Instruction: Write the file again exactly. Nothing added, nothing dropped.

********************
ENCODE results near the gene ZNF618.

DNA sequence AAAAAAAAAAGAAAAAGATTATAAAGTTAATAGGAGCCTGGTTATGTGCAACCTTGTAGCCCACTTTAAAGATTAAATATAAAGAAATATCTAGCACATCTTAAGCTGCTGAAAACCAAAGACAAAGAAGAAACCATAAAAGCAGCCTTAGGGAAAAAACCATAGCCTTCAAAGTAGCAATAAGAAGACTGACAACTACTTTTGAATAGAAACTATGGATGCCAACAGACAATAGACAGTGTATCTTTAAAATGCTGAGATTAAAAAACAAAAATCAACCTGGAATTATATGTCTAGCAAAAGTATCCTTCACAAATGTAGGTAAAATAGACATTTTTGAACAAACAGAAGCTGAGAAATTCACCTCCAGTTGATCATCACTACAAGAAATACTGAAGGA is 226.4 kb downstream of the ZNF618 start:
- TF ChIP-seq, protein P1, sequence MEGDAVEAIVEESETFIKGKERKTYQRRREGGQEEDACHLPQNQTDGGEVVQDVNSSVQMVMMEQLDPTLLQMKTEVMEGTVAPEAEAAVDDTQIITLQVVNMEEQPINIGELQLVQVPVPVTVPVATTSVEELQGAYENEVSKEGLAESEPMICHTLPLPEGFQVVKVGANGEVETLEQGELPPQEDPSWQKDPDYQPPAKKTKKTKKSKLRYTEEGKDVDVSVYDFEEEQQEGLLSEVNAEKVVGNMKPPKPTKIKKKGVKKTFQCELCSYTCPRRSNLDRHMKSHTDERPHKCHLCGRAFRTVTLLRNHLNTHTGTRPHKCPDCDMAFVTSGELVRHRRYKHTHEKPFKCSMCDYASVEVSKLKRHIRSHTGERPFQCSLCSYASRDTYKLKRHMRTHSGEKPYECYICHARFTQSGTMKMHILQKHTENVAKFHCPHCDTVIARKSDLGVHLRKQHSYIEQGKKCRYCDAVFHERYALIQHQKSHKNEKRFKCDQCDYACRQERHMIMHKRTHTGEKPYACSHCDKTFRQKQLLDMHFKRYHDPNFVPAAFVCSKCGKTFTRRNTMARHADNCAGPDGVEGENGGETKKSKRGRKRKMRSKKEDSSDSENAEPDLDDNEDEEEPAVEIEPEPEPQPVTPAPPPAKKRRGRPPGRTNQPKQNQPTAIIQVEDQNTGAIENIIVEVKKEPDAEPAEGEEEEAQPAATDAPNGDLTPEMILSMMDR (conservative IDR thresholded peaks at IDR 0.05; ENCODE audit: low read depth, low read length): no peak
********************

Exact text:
ENCODE results near the gene ZNF618.

DNA sequence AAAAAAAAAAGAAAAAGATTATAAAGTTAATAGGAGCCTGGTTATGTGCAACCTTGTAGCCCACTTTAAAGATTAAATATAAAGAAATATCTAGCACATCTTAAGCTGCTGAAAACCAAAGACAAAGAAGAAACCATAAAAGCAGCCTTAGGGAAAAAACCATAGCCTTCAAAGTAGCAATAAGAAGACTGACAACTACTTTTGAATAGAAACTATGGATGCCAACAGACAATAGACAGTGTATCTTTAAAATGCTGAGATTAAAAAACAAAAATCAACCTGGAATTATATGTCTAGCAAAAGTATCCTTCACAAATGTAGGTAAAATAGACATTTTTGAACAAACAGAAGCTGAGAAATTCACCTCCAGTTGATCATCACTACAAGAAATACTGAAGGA is 226.4 kb downstream of the ZNF618 start:
- TF ChIP-seq, protein P1, sequence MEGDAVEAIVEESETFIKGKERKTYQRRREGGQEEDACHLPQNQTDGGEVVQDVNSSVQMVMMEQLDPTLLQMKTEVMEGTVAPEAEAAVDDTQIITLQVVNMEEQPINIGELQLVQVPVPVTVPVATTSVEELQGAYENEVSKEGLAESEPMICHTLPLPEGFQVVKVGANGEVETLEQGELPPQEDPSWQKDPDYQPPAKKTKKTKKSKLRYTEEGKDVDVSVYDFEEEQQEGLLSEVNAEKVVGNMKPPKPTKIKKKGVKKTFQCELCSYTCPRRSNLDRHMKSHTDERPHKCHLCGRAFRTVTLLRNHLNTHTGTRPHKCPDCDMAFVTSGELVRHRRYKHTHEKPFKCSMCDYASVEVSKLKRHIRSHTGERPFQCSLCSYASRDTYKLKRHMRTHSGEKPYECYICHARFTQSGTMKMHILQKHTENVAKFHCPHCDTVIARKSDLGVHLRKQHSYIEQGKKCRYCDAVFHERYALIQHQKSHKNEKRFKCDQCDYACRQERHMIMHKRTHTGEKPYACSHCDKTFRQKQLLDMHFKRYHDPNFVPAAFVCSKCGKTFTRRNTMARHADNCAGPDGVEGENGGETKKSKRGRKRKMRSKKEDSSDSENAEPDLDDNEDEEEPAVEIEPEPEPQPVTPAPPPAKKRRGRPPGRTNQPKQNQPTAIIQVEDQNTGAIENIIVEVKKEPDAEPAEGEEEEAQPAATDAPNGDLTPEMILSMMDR (conservative IDR thresholded peaks at IDR 0.05; ENCODE audit: low read depth, low read length): no peak